Understanding your existing soil nutrient levels helps you to apply only the additional nutrients you need, saving you time and expense.
It also minimises the risk of excess nitrate and phosphate not used by crops being lost to watercourses, which can reduce water quality for wildlife, drinking water and groundwater.
Soil testing will help you decide how many additional nutrients are required, allowing a more targeted approach to nutrient use.
Testing for pH and nutrients should be done across the farm every three to five years, or more often if there is a known problem, such as a low nutrient index.
The pH determines the acidity or alkalinity of a soil and is important to assess in order to check that it is not limiting to nutrient availability and crop growth.
Using the chart above you can build up a picture of your best fields and identify problem areas by ‘scoring’ your soil health.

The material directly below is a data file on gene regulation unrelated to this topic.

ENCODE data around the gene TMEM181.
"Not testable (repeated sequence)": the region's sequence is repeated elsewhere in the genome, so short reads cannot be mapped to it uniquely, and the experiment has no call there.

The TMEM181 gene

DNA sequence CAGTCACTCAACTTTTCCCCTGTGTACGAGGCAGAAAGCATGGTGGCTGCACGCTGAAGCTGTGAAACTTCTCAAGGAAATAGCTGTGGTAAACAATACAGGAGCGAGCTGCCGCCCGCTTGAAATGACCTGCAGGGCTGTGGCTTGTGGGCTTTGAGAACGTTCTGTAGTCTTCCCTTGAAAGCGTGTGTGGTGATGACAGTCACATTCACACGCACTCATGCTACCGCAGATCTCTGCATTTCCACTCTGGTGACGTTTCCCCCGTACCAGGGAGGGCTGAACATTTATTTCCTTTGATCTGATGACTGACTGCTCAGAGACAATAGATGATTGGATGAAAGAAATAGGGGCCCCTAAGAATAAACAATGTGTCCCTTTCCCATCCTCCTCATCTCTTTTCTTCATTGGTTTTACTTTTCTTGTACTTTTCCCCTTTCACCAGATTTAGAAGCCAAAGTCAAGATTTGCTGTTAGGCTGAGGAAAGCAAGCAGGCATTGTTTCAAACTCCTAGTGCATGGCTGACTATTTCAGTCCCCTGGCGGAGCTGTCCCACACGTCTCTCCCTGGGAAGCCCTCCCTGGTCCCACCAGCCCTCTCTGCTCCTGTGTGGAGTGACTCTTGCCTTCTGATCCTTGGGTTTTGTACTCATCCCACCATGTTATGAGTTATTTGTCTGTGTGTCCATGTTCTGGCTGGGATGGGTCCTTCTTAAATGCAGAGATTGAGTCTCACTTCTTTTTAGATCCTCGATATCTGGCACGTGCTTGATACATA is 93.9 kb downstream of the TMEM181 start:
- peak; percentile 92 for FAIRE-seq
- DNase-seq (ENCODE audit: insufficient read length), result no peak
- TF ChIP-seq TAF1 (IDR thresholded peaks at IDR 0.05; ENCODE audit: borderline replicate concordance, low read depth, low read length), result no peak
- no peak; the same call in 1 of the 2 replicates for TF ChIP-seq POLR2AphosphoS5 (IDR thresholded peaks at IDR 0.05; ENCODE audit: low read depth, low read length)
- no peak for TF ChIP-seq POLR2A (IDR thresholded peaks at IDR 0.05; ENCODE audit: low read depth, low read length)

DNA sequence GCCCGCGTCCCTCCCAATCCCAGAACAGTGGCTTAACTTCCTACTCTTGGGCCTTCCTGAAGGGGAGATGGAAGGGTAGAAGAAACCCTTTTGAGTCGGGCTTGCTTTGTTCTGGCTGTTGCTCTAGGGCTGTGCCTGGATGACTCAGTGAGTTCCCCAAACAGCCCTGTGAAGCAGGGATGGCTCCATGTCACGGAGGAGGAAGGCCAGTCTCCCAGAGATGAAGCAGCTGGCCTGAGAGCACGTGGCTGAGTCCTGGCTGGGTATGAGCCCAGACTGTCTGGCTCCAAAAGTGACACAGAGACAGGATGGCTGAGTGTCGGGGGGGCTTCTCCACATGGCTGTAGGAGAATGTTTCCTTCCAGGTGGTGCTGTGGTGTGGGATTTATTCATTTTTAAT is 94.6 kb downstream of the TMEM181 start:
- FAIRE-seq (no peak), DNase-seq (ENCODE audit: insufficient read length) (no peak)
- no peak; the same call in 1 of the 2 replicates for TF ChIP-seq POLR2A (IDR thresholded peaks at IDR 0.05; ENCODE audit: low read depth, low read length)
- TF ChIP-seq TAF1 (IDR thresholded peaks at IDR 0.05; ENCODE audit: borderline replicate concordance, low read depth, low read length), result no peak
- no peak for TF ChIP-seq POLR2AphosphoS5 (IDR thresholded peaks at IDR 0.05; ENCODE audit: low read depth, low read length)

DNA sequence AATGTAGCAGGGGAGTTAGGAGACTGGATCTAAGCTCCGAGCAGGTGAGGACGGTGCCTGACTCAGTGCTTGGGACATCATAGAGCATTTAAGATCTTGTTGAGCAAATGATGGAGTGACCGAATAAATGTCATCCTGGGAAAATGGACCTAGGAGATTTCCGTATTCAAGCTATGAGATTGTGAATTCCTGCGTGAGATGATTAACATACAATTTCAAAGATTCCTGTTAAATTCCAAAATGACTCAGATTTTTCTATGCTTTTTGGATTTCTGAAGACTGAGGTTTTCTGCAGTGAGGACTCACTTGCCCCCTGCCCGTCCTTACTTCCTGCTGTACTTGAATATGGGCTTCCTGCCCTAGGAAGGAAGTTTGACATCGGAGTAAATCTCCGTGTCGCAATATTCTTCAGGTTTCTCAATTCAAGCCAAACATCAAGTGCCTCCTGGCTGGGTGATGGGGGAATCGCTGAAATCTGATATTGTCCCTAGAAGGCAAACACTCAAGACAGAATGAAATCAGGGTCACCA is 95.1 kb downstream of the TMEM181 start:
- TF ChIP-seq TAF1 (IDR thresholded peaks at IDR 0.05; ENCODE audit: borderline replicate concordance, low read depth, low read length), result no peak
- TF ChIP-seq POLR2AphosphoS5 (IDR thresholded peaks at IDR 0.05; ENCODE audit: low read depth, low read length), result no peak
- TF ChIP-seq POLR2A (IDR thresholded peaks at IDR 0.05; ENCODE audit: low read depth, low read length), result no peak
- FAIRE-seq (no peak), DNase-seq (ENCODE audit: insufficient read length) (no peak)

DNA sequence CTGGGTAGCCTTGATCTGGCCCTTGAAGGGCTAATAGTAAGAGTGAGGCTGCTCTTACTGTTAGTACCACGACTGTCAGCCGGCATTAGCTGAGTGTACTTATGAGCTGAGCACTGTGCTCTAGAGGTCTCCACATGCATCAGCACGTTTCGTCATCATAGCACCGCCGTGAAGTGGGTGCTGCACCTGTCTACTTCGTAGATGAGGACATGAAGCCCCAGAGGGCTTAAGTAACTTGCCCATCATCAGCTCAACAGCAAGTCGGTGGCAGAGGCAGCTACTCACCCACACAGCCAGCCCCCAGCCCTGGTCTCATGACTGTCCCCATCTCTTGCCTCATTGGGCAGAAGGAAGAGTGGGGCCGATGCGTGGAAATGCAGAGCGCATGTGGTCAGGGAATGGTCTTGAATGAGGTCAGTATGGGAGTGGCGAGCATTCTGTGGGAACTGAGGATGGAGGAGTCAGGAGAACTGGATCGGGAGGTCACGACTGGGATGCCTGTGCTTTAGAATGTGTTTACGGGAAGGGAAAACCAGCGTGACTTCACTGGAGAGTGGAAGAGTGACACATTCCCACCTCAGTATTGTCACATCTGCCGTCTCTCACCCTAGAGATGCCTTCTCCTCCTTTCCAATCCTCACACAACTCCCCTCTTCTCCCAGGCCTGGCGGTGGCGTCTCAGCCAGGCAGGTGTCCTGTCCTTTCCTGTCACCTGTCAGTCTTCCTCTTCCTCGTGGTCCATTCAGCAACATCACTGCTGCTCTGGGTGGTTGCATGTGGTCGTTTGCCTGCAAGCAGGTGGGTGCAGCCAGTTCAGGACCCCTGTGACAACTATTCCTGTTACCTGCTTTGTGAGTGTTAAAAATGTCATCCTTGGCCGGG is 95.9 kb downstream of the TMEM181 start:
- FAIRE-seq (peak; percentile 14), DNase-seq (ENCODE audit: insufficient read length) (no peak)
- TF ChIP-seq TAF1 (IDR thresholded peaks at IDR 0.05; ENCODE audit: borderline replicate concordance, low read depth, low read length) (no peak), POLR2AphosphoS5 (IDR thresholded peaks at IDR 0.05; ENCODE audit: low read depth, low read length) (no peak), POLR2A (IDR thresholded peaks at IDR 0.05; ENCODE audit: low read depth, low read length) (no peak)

pH is measured on a scale of 1 to 14 (but less than 4 and more than 9 is uncommon), with 7 being neutral, below 7 being acidic and above 7 being alkaline.
It is important to manage inputs with great care in areas important for wildlife, and if unsure you should consult an environmental adviser.
If appropriate, correcting the pH status of your soil by applying lime to reduce acidity is a simple and effective way to increase crop productivity.
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